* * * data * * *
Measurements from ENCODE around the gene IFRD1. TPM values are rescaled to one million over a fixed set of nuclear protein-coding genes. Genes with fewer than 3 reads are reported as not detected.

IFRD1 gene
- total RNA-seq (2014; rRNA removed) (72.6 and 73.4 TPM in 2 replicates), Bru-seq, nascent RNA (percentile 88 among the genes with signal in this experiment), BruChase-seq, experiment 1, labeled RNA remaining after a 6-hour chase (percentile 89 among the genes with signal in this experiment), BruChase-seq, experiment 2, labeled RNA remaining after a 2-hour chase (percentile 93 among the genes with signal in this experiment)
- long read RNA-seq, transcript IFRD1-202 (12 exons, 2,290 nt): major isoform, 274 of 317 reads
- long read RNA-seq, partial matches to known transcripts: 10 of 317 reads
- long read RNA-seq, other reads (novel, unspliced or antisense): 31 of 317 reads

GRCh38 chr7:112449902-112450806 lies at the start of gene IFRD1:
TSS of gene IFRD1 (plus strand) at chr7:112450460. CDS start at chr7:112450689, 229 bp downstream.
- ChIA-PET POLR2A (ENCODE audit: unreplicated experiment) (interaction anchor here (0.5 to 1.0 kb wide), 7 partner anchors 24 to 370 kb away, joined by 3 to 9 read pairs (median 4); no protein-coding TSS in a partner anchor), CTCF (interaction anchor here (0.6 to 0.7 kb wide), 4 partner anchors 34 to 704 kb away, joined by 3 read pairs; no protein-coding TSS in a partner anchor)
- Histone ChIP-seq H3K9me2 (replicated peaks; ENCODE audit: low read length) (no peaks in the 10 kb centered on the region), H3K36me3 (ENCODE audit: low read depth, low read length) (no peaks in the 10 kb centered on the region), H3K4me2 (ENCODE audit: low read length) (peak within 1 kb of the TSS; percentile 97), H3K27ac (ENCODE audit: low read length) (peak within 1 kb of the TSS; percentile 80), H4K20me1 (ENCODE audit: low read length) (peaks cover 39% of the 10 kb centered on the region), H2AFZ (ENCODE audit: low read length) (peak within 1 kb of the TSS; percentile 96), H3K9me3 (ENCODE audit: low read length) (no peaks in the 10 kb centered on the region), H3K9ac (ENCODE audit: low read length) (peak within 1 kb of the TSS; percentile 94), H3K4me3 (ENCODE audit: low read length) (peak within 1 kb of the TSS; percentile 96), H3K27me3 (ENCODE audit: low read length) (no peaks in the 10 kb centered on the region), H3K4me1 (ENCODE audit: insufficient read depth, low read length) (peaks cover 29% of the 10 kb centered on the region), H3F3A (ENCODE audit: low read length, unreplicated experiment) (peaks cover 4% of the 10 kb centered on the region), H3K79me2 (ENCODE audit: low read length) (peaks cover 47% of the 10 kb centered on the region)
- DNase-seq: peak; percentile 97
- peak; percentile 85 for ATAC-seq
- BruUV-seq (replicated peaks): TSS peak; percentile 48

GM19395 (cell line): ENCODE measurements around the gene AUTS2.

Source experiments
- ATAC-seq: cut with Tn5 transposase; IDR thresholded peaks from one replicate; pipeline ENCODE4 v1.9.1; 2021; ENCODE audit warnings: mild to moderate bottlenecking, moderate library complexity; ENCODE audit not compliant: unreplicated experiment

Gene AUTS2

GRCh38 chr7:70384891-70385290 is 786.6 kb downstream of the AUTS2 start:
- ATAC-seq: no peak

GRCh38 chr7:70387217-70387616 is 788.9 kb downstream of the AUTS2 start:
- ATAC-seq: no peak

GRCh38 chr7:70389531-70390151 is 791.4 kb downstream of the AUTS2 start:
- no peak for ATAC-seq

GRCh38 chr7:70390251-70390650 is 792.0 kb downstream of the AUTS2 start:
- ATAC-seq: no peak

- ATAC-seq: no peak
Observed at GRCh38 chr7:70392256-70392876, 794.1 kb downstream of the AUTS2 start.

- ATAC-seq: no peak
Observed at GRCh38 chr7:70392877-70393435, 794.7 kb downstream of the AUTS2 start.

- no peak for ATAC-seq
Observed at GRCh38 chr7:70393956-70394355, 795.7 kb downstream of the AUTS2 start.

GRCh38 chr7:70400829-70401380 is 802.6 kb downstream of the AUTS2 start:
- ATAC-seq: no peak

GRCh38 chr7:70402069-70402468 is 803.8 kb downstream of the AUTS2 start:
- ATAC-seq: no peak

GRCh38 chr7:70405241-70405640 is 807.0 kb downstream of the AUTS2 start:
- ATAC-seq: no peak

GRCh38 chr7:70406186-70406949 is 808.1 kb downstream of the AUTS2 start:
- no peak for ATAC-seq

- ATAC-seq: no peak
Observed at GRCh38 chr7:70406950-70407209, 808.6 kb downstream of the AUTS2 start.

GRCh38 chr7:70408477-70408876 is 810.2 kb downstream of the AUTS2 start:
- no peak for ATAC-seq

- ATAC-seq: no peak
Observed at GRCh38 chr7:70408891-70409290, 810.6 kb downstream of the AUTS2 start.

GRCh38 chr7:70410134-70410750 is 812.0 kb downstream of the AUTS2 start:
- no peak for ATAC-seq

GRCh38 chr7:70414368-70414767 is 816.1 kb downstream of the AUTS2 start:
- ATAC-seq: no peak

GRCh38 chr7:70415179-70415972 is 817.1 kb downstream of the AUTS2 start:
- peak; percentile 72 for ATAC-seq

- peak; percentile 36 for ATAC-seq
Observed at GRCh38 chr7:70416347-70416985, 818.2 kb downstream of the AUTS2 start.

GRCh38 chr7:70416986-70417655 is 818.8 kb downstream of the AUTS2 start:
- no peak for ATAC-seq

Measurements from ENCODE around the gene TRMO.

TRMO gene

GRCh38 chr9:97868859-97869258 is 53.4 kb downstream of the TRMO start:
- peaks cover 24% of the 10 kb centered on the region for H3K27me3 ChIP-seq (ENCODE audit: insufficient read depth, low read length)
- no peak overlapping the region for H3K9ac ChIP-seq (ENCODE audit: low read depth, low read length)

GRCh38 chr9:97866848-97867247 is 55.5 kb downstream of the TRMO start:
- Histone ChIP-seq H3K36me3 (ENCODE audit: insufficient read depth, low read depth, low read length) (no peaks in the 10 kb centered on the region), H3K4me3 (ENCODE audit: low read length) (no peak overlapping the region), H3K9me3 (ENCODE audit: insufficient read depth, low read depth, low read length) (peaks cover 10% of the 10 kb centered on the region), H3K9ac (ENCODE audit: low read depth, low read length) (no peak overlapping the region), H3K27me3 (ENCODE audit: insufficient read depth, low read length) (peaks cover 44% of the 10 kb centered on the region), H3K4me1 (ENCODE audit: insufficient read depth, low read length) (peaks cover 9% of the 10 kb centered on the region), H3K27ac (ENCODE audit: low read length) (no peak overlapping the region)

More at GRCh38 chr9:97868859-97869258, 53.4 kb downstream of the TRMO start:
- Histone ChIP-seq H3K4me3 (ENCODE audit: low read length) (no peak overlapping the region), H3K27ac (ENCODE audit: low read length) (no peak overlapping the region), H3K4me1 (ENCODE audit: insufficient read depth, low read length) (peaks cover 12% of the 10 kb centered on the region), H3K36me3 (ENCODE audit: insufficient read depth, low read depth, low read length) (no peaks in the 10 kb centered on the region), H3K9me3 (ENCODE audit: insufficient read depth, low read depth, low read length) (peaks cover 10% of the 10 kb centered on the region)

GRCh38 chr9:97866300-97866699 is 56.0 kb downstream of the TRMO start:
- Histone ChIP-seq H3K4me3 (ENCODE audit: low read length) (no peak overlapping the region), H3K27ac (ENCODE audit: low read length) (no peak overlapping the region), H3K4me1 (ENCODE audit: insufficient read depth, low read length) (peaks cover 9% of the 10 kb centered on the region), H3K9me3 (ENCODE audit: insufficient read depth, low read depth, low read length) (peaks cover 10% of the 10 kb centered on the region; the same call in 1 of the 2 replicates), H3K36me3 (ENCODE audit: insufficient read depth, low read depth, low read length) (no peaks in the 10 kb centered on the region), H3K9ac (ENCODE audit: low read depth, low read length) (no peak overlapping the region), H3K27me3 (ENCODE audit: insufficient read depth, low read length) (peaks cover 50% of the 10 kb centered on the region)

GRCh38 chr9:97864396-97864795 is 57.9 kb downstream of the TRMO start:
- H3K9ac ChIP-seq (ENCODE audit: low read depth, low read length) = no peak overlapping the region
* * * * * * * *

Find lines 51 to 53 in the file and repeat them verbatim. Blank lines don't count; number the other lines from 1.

- peak; percentile 72 for ATAC-seq

- peak; percentile 36 for ATAC-seq
Observed at GRCh38 chr7:70416347-70416985, 818.2 kb downstream of the AUTS2 start.